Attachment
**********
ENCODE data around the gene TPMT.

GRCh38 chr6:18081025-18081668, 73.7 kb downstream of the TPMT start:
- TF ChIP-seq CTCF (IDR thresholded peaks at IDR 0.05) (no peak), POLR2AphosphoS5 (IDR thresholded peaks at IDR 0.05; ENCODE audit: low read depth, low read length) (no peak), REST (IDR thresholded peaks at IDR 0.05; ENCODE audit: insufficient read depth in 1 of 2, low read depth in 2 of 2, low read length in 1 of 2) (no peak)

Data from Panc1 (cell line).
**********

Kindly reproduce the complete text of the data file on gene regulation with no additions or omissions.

ENCODE data around the gene TPMT.

GRCh38 chr6:18081025-18081668, 73.7 kb downstream of the TPMT start:
- TF ChIP-seq CTCF (IDR thresholded peaks at IDR 0.05) (no peak), POLR2AphosphoS5 (IDR thresholded peaks at IDR 0.05; ENCODE audit: low read depth, low read length) (no peak), REST (IDR thresholded peaks at IDR 0.05; ENCODE audit: insufficient read depth in 1 of 2, low read depth in 2 of 2, low read length in 1 of 2) (no peak)

Data from Panc1 (cell line).